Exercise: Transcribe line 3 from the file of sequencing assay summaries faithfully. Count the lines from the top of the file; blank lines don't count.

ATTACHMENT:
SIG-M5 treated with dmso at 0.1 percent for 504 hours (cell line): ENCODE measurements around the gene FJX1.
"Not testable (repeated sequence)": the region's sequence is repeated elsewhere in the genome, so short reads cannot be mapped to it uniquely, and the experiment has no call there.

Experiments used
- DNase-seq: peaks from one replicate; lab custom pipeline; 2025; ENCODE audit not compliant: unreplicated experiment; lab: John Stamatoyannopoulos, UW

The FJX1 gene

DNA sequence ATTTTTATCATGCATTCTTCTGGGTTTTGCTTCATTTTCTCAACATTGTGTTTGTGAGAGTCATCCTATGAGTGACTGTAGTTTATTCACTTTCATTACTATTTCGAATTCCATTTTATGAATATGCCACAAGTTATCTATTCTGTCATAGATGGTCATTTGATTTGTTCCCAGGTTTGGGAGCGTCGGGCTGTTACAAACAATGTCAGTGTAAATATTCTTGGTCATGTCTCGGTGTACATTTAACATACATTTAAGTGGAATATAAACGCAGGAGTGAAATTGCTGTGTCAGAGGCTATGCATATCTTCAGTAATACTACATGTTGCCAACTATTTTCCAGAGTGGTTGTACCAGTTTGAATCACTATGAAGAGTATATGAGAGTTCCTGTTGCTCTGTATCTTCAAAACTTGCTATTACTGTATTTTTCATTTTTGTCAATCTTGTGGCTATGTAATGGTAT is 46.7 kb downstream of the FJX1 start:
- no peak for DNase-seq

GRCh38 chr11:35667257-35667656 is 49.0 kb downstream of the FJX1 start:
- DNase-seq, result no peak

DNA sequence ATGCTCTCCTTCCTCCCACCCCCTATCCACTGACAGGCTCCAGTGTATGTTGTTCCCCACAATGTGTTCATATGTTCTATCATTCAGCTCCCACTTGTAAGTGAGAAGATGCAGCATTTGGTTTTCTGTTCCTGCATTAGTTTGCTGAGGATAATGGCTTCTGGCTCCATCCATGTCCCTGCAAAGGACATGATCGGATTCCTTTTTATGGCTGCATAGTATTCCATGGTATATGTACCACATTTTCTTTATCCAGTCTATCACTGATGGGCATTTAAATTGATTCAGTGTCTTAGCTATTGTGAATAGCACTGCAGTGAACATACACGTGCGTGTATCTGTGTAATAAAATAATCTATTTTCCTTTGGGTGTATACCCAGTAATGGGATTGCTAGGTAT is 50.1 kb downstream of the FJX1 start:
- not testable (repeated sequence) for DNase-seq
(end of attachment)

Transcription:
Experiments used